The question is what will the North Koreans do? We should expect everything short of an all-out war. What the Norks want is another agreement in which they blackmail us into relieving economic sanctions that affect their elite. They may trade artillery fire with us and the South Koreans over the DMZ, bringing us to the brink of war. They will — as soon as they can — launch more missiles on provocative trajectories, possibly aiming across Japan again or even over South Korea. And they will test more nuclear weapons, continuing development of warheads that can be delivered by ICBMs.
Our problem — and South Korea’s, and Japan’s — is how to respond to the Norks’ aggressive acts. There is no agreement we can make with them that they won’t violate. The mistake in the Clinton-Perry “Agreed Framework” was in making it at all. We’d make the same mistake if we agreed to some relief from sanctions — allowing them to totter along economically — while they continue to test nuclear weapons and ICBMs. To blackmail us into a new agreement, they’ll up the stakes. The danger is in their overestimation of their own capabilities.
Their most dangerous action so far was the 2009 launch over northern Japan. Though it didn’t hit Japan, and no debris apparently fell on Japanese territory, the Norks’ boldness gave evidence to their confidence that we — and Japan — wouldn’t respond militarily. The next test could be aimed closer to Tokyo, pass over South Korea or even be aimed at the US. How bold the Norks are, and how confident in their own abilities, could result in either an erroneous hit on Japan or South Korea or an intentional one they claim to be a mistake. Either would have to be answered by military action.
President Obama said he’s confident we could defend ourselves against any North Korean missile attack. And he’s probably right, at least for now.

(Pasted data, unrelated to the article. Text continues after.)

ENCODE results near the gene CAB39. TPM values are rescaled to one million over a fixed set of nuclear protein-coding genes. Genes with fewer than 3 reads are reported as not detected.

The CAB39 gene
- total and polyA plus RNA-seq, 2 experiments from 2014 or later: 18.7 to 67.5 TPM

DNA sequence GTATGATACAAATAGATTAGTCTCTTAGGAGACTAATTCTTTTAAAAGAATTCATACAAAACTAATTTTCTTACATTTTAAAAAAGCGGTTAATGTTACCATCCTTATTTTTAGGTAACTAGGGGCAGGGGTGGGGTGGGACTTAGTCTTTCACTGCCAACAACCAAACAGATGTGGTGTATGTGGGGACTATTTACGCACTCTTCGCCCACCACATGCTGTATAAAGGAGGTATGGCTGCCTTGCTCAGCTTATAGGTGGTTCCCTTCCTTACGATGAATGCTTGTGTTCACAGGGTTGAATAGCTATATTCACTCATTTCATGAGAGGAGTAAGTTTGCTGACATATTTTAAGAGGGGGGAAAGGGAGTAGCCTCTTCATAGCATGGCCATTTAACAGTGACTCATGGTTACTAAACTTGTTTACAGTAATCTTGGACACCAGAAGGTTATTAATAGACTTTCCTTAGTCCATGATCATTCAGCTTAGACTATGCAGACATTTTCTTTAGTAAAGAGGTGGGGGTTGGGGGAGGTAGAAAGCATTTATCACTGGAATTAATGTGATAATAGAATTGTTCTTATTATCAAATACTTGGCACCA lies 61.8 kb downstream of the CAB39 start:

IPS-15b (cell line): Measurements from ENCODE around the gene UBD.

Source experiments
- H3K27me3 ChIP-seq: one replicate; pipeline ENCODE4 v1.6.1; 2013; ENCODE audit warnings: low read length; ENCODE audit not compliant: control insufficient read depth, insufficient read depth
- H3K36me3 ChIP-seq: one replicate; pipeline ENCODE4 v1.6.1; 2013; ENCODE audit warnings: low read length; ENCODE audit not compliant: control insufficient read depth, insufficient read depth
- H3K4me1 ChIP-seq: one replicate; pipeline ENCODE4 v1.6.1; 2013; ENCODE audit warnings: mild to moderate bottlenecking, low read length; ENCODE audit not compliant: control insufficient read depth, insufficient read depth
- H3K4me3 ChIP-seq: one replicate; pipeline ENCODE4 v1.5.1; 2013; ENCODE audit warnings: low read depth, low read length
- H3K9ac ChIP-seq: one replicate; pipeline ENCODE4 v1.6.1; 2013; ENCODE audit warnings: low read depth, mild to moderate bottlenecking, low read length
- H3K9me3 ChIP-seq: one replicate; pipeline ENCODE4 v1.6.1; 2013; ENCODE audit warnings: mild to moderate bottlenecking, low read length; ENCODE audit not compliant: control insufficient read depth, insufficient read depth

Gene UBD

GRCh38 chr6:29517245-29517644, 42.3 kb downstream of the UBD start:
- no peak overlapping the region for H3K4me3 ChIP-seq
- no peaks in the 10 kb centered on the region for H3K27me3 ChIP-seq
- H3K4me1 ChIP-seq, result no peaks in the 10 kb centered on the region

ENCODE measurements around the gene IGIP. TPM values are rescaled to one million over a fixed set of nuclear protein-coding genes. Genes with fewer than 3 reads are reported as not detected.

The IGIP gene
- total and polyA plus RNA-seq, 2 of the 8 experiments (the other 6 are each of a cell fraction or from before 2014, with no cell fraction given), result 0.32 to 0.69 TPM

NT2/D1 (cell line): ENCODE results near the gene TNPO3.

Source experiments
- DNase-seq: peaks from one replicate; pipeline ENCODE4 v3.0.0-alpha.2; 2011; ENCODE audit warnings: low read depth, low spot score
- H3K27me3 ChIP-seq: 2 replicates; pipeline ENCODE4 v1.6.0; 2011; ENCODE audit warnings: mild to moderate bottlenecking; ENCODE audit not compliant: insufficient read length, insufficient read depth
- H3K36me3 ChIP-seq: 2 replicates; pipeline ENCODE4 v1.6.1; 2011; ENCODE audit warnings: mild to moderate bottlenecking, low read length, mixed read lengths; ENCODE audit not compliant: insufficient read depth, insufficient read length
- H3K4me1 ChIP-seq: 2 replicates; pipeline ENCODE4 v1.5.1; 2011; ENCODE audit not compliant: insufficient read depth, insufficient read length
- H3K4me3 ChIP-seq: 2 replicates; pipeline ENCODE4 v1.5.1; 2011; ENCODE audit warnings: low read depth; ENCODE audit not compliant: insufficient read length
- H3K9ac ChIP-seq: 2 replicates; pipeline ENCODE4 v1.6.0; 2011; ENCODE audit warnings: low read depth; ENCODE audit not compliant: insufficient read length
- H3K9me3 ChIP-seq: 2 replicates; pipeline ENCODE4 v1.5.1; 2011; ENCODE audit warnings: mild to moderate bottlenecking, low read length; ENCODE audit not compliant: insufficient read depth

North Korea hasn’t yet mated a nuclear warhead to a missile capable of hitting the United States. But they will achieve that capability sooner or later. And our missile defenses are far from foolproof. Obama isn’t going to allow them to be developed much beyond the point they are in now. Cutting military spending affects missile defense along with everything else, and Obama is no fan of the program.
So what do we do? In June 2006 — having witnessed the failure of his “Agreed Framework” — former defense secretary Bill Perry (with Ashton Carter, now deputy defense secretary) wrote a revealing op-ed in the Washington Post. After ritually deriding Bush’s pre-emptive war doctrine and the Iraq War, Perry and Carter argued strongly for a pre-emptive strike on North Korea’s missile launch facility to destroy its Taepodong missile on the launch pad.
President Bush never ordered the strike, and Obama isn’t about to do that now. Obama is dedicated to permitting the UN to control our actions, and neither China nor Russia would endorse any military action against North Korea. If North Korea began readying another long-range missile for launch, we could — and should — do what Perry suggested in 2006: launch a cruise missile or other conventionally armed missile and destroy the Norks’ missile on the launch pad. But we won’t.
What will come depends entirely on North Korean calculations of their own weaknesses and ours. And this is where it gets complicated.
If Kim’s generals wanted to force us to bribe them into another missile moratorium, they might launch a missile at the oil-rich Senkaku Islands off Japan which are uninhabited and the ownership of which is disputed by China. Would Japan have to respond militarily in defense of the islands, possibly drawing China into a conflict with Japan? Would we, under our mutual defense agreement with Japan, be drawn in too?
If the Norks wanted to force us into some other agreement they might take an aggressive act against South Korea. That would be as big a gamble, because the South Koreans — their capital only a few miles from the DMZ — would be more likely to strike back with air strikes or more, again drawing us in.
For Obama, the North Korean mess is a spectator sport. We’ll wait, and watch what goes on without trying to influence the events. If we had a president more interested in foreign affairs, he would now be answering Kim’s rhetoric with restatements of our commitment to defend not only our homeland but also those of Japan and South Korea. When North Korea was a non-nuclear power, their threats could be brushed off. That is a luxury we no longer enjoy.